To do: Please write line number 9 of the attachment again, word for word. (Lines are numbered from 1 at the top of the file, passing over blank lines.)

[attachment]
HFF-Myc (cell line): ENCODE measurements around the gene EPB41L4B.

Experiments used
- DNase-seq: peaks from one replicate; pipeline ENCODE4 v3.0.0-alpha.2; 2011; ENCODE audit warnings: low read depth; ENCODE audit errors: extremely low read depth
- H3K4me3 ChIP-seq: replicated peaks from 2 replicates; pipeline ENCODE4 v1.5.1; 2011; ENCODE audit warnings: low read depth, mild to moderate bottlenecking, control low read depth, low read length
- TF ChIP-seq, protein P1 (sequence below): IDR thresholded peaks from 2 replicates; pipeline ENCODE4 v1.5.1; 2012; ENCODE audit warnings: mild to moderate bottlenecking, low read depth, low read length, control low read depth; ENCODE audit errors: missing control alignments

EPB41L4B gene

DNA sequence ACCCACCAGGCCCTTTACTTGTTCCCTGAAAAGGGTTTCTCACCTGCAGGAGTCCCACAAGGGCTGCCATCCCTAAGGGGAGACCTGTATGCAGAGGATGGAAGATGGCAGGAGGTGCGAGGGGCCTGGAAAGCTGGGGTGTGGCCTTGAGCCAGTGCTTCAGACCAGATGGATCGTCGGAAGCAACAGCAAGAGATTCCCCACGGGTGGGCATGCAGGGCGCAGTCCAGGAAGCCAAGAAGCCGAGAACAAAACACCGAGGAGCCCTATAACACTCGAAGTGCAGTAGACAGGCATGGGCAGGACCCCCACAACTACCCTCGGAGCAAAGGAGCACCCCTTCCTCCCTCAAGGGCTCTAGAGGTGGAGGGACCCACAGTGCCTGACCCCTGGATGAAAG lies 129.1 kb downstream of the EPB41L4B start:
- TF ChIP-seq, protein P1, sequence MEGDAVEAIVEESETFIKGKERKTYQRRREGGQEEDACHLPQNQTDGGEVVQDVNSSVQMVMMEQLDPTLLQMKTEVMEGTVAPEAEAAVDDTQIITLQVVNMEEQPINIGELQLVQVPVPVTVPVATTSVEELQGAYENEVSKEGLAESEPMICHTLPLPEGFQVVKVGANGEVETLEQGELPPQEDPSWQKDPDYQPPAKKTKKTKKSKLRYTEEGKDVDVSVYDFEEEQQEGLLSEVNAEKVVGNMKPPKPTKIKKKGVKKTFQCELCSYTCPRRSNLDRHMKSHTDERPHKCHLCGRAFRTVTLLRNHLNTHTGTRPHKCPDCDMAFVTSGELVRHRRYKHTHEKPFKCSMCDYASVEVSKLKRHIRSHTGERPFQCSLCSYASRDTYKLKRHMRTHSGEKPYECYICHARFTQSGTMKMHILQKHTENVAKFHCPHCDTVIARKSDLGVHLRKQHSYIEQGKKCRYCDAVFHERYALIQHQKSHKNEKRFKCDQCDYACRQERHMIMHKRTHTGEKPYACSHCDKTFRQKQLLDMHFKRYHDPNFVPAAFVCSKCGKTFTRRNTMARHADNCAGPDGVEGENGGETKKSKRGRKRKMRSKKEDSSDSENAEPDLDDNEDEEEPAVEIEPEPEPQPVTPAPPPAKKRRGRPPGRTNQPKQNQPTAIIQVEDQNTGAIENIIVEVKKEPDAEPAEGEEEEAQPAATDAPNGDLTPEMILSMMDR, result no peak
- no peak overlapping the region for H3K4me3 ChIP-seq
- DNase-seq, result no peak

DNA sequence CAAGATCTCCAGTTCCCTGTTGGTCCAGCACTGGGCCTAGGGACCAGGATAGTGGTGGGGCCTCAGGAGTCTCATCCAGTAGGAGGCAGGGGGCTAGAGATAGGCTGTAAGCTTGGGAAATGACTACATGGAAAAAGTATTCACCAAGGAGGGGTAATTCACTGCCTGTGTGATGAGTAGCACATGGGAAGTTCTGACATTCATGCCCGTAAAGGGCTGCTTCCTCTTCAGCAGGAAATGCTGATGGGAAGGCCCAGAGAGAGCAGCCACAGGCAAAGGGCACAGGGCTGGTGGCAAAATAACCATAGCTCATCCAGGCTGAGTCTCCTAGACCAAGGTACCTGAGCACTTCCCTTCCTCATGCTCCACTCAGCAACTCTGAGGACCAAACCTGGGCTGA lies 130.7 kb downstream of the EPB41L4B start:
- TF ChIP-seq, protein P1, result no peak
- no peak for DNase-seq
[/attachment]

- no peak overlapping the region for H3K4me3 ChIP-seq